Occupational therapy provides practical support to empower people to facilitate recovery and overcome barriers preventing them from doing the activities (or occupations) that matter to them. This support increases people’s independence and satisfaction in all aspects of life.
“Occupation” as a term refers to practical and purposeful activities that allow people to live independently. This could be essential day-to-day tasks such as self-care, work or leisure.
Occupational therapists work with adults and children of all ages with a wide range of conditions; most commonly those who have difficulties due to a mental health illness, physical or learning disabilities. They can work in a variety of settings including health organisations, social care services, housing, education, voluntary organisations or as independent practitioners.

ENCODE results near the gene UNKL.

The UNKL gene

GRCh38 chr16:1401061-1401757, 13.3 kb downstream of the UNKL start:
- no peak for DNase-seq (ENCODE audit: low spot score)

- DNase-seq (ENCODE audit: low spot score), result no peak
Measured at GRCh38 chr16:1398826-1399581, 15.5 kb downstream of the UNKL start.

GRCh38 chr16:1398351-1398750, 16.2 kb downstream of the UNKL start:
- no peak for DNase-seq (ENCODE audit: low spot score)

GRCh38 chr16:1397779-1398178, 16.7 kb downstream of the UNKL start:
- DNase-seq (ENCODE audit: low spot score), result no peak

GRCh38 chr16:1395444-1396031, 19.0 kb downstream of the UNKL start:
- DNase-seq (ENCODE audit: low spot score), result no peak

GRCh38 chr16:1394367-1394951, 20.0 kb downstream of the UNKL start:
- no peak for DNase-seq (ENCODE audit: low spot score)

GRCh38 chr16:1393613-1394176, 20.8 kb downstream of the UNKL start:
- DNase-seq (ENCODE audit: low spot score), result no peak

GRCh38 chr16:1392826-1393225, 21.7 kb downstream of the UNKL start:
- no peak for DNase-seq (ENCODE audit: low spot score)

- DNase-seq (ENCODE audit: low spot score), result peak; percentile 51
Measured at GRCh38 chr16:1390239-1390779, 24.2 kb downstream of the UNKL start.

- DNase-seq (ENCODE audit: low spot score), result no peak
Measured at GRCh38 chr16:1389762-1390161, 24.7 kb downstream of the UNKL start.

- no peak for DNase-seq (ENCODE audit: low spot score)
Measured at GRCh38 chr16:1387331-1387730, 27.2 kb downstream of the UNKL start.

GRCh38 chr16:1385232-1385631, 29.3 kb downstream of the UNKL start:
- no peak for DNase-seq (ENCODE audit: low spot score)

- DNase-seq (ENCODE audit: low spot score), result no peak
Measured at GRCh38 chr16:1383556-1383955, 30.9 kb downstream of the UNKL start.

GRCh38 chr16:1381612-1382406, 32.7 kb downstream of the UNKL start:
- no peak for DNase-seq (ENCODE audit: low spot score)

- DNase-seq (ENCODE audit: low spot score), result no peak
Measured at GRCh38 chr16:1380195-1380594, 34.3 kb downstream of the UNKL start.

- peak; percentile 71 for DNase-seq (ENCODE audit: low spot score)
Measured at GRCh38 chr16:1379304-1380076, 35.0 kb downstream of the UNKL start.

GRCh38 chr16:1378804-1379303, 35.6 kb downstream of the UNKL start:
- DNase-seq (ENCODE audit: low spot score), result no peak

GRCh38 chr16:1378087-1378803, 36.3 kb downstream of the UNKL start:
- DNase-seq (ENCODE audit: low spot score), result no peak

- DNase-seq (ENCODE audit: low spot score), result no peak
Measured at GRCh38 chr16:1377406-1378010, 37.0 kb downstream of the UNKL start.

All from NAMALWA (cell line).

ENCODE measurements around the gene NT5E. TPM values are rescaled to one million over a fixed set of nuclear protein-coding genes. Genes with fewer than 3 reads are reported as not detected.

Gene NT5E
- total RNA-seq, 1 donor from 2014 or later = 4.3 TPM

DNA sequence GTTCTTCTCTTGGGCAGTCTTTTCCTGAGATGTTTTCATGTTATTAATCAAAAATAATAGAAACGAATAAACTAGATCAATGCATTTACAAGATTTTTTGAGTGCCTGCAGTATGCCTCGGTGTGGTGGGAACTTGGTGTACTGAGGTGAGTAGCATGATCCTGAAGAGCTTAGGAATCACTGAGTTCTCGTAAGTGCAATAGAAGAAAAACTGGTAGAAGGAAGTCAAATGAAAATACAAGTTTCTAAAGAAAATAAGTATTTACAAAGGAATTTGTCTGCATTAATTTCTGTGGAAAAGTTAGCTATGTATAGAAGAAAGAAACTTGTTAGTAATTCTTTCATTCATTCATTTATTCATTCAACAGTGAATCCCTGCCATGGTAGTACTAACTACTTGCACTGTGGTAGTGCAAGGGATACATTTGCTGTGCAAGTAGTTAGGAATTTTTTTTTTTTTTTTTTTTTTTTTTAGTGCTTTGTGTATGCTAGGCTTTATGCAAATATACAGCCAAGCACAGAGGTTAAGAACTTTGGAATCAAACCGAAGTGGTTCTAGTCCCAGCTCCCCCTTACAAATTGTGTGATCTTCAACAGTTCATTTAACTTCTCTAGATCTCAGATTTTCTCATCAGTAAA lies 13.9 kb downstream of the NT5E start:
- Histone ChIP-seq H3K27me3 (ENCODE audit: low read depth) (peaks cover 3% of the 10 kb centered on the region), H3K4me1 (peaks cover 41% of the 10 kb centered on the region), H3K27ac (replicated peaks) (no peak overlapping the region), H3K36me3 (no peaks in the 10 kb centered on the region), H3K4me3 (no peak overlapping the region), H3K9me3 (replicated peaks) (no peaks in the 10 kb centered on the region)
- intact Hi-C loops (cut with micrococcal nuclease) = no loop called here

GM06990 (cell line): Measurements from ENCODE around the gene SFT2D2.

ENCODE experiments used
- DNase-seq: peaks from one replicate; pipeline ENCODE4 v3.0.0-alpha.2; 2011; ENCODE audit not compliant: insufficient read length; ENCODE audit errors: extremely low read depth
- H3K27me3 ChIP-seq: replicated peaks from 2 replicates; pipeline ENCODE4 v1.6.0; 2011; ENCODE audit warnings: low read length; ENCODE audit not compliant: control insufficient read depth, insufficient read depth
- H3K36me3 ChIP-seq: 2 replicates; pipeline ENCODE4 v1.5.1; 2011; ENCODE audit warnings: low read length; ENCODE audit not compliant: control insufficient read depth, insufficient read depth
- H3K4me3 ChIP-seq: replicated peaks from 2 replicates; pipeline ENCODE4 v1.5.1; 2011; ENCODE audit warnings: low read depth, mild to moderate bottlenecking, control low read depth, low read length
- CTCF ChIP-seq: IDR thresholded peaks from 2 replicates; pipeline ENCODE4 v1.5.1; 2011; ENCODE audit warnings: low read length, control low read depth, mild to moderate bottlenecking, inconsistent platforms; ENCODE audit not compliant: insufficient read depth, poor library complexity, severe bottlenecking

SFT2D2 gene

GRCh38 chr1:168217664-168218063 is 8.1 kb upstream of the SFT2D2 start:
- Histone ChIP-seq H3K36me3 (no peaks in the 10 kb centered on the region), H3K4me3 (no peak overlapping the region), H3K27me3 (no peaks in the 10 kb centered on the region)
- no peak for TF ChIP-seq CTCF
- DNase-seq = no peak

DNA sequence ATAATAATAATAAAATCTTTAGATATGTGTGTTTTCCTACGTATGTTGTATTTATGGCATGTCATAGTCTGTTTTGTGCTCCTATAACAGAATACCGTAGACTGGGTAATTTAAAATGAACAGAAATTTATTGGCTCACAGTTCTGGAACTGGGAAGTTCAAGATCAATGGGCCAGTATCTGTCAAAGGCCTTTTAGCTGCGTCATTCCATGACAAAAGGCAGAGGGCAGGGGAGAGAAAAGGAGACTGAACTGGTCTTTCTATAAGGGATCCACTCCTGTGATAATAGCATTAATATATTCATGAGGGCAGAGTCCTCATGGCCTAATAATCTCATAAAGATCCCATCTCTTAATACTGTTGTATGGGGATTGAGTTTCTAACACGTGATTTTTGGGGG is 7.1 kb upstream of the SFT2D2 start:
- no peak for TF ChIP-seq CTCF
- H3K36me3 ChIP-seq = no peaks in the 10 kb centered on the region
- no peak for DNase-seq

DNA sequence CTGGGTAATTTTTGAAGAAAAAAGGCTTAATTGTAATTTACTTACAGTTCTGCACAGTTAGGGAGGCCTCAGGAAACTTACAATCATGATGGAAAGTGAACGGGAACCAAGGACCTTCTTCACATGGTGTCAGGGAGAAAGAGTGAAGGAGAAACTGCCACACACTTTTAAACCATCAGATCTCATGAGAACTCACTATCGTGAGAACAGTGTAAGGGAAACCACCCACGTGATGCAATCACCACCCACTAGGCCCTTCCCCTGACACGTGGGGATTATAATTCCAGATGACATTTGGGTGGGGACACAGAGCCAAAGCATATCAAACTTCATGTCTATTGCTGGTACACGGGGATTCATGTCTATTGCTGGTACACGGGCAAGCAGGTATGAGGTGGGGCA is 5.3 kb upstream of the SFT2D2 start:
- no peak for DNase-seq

What do occupational therapists do?
Occupational therapists play a critical role in helping people of all ages overcome the effects of disability caused by illness, ageing or accident so that they can carry out everyday tasks or occupations. They also help with adaptations needed within the home.